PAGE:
said on 6 November, that, if reelected in the runoff to the presidential
election on 17 November, he would be the "guarantor of [political]
stability" in Romania. Iliescu launched thinly-veiled attacks at the
Democratic Convention of Romania (CDR), saying there are "too many
ambiguities" in CDR's policies and that "radical groups" had too much
influence within that alliance. The CDR won the parliamentary elections.
Meanwhile, cabinet negotiations between the CDR and the Social
Democratic Union (USD) continued, with the USD reportedly insisting on
portfolios of foreign affairs, defense, labor, tourism, and
telecommunications. Also on 6 November, the Central Electoral Bureau
announced that more than two million ballots were declared invalid,
which amounts to some 5% of the total number of votes cast. -- Dan
Ionescu and Zsolt Mato

BULGARIAN POLITICAL UPDATE. Foreign Minister Georgi Pirinski and the
Sofia branch leader of the Bulgarian Socialist Party (BSP), Nikola
Koychev, are the frontrunners to succeed Prime Minister Zhan Videnov,
Standart reported on 7 November. Koychev, who is also chairman of the
Parliamentary Economics Commission, said he was ready to take over if
necessary, while Pirinski did not comment. Former BSP leader Aleksandar
Lilov told Duma that the BSP must reform itself and will disintegrate as
a political force if no new government is formed soon. Local party
leaders increasingly call for a national conference of party congress.
Meanwhile, President-elect Petar Stoyanov on 6 November resigned as
deputy chairman of the Union of Democratic Forces (SDS), as deputy chair
of the SDS parliamentary faction, and as parliamentary deputy. The
Central Electoral Commission confirmed that he won the presidential
elections with 59.73% against 40.27% for Culture Minister Ivan Marazov
of the BSP. -- Stefan Krause

GAZPROM TO AVOID BULGARIA IN ROUTING GAS PIPELINE. Russia's Gazprom
decided on 5 November to route a new pipeline under the Black Sea via
Turkey, Greece, Macedonia, and beyond, avoiding Bulgaria, which will now
miss out on hundreds of millions of dollars annually in fees, Standart
reported on 6 November, citing ITAR-TASS. The paper reports that a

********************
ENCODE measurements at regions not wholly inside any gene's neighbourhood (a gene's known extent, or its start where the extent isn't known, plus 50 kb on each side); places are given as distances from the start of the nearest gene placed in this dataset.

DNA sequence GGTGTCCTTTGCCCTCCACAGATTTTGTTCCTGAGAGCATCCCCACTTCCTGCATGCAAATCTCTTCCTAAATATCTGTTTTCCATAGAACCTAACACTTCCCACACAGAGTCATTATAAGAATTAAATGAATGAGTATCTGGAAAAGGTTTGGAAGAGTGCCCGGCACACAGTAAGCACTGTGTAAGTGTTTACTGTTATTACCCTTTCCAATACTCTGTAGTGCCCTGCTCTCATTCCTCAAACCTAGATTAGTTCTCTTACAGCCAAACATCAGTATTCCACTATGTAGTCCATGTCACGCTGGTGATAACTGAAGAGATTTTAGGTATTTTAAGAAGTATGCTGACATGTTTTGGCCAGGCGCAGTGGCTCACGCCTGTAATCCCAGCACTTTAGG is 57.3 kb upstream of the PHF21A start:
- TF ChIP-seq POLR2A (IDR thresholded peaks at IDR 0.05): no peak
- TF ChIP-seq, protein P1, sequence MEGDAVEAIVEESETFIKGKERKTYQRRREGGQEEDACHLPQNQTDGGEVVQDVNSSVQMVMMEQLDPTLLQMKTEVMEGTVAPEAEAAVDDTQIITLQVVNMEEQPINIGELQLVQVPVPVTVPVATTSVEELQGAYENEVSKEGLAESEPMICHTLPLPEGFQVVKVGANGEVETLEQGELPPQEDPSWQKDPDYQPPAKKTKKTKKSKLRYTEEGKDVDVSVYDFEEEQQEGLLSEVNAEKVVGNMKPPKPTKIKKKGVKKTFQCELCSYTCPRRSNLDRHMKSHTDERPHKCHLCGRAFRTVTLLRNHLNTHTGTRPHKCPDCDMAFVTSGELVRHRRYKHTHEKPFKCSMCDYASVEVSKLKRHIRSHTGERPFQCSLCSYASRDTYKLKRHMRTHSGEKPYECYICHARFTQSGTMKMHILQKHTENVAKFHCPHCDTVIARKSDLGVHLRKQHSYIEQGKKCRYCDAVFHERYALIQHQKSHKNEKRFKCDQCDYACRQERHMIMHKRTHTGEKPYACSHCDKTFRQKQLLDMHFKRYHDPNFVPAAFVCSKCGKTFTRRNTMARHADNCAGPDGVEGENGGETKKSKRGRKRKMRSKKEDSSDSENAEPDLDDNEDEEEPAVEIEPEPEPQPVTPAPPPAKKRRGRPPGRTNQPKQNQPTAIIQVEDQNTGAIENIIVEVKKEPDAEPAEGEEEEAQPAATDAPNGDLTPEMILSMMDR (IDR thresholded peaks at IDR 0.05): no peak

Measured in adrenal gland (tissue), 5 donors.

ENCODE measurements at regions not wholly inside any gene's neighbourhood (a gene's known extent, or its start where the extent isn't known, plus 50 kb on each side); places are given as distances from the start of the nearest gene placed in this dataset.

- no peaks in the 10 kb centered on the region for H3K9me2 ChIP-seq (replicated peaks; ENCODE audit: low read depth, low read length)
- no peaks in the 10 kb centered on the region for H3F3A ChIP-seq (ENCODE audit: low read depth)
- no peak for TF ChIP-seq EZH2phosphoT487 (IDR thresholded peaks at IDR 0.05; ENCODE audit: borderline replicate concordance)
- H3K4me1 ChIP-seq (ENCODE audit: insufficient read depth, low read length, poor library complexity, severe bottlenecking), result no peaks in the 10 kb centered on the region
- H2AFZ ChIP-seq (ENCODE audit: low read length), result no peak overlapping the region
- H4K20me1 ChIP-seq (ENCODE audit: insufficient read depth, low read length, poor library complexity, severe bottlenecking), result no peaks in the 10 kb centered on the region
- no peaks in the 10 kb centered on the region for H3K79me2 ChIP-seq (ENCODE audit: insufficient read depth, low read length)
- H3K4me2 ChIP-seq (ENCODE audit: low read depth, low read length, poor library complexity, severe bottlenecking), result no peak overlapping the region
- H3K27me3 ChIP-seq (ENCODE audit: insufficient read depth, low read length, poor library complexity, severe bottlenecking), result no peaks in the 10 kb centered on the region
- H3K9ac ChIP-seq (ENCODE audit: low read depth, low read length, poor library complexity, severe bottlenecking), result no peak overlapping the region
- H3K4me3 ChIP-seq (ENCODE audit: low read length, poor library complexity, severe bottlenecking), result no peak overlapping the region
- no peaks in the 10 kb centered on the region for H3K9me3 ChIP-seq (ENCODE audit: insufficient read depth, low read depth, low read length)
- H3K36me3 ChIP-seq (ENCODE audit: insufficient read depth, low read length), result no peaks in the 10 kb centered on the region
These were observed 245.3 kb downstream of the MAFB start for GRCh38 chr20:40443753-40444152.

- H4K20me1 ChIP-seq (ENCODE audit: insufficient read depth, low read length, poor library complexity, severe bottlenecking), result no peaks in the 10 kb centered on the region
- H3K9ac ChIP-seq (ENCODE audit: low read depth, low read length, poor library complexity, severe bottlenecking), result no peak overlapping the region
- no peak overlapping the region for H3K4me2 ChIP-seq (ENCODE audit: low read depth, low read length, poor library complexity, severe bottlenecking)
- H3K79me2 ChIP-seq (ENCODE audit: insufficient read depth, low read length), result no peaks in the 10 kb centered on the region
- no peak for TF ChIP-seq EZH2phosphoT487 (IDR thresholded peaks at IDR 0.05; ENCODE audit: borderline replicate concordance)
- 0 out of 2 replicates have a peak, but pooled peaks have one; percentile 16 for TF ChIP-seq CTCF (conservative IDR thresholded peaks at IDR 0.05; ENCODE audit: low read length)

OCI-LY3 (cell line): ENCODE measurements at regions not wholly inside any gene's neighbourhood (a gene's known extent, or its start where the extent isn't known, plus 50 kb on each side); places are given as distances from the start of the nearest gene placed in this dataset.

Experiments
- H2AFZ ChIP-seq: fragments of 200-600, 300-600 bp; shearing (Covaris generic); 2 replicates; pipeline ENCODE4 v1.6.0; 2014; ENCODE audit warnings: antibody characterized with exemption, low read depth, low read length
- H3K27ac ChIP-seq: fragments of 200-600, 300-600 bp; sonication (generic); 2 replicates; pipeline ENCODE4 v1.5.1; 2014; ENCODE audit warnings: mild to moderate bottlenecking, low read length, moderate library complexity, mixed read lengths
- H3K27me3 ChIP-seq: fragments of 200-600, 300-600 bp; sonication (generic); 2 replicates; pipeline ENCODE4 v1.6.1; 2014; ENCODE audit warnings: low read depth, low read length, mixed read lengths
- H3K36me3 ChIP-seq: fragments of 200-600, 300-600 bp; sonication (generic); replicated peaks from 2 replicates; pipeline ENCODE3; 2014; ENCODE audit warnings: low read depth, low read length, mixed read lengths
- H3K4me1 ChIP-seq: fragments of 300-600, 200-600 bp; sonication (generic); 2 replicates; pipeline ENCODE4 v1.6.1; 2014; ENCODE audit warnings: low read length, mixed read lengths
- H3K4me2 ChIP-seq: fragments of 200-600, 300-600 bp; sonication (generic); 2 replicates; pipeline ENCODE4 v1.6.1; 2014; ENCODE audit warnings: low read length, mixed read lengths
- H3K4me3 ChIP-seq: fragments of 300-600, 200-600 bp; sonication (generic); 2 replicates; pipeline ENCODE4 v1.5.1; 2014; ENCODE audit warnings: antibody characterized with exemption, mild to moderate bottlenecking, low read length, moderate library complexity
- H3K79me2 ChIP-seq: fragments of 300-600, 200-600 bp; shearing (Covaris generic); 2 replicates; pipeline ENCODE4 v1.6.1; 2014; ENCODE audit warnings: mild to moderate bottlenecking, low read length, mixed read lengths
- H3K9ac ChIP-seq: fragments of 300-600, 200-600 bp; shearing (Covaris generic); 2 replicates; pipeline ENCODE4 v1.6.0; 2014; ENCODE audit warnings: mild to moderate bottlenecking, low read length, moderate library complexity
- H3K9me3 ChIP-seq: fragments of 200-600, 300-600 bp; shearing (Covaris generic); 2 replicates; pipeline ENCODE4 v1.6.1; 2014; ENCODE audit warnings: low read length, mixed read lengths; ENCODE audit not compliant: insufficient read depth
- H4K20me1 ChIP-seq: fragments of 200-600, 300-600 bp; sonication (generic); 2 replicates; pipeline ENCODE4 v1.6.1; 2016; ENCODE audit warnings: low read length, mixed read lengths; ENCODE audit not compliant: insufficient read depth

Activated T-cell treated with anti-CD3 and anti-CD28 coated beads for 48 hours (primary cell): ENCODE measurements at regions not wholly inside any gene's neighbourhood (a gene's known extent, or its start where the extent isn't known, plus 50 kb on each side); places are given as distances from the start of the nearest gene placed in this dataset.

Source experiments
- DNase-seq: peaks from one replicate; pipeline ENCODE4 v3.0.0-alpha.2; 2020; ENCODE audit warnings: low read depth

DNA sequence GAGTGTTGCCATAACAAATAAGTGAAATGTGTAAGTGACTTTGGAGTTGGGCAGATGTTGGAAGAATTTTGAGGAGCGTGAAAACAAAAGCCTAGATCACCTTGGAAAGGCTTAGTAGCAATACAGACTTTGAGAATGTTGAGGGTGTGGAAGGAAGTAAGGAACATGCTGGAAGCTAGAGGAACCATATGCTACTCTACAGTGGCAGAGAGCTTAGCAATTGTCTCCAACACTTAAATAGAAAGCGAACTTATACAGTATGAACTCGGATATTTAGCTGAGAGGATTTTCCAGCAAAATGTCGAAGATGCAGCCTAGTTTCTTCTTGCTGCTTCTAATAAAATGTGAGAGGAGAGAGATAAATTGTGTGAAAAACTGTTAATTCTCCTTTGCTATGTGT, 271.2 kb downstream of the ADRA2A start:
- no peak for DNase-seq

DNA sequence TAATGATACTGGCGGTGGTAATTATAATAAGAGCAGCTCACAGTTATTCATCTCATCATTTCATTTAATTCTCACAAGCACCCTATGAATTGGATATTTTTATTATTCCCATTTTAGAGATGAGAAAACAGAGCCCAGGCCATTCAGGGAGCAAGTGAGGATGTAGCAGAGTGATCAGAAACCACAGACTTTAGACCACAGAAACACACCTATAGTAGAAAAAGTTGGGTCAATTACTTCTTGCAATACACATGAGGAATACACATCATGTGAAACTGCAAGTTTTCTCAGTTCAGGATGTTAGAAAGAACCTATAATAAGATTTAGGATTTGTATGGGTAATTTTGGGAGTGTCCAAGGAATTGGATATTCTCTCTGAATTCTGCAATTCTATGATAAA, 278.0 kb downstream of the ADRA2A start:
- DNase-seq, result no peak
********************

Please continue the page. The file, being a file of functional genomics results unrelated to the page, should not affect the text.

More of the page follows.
former Russian diplomat in Bulgaria said the Bulgarian "government
finally has to understand that it cannot fool around with Russia."
Experts believe Bulgaria's failure to approve by 15 October a proposed
arrangement for a routing through Bulgaria contributed to Gazprom's
decision. Gazprom also views Turkey as a more financially solvent
partner. The news is a blow to Premier Zhan Videnov, whose Bulgarian
Socialist Party rival, Andrey Lukanov--who was assassinated on 2
October--had close connections with Gazprom. -- Michael Wyzan

ALBANIAN PRESIDENT CHARGES COMMUNIST-ERA SECRET SERVICE WITH BOMB BLAST.
Albanian President Sali Berisha blamed former Sigurimi agents for the
bomb attack that destroyed appeals court chief judge Prel Martini's
house on 6 November, injuring five people. Berisha said: "I guarantee
the ... determination of the Albanian state to face crime forcefully and
give terrorists what they deserve," reported Reuters. Prime Minister
Alexander Meksi linked the bombing to a trial on 5 November in which
Martini upheld long prison sentences of nine senior communist-era
officials. Police said they did not know what kind of device caused the
explosion. A special group has been set up to investigate. Interior
Minister Halil Shamata said that police evidence pointed to a link
between the attack and an alleged terrorist group called Revenge of
Justice. -- Fabian Schmidt

MYSTERY SURROUNDS INVESTIGATIONS INTO ALBANIAN TERRORIST GROUP. The
Albanian daily Koha Jone on 6 November raised serious doubts about
allegations by Interior Minister Halit Shamata that Klement Kolaneci,
son-in-law of late communist dictator Enver Hoxha, was in possession of
about $1 million that was allegedly stolen by the mysterious Revenge of
Justice group. According to a protocol, signed by Kolaneci and two
policemen, a safe found in Kolaneci's office contained only about 1040
lek ($10), 16,000 Greek drachmas ($67) and several documents. Kolaneci
was only interrogated once, but not about any of the charges against
him. He also has been denied free access to his lawyers and only met
them twice briefly. Meanwhile, Kolaneci should have been released, since
no court hearing concerning the legitimacy of his pre-trial detention
took place within ten days, but he still remains in detention. -- Fabian
Schmidt

[As of 12:00 CET]

Compiled by Valentina Huber

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            Copyright (c) 1996 Open Media Research Institute, Inc.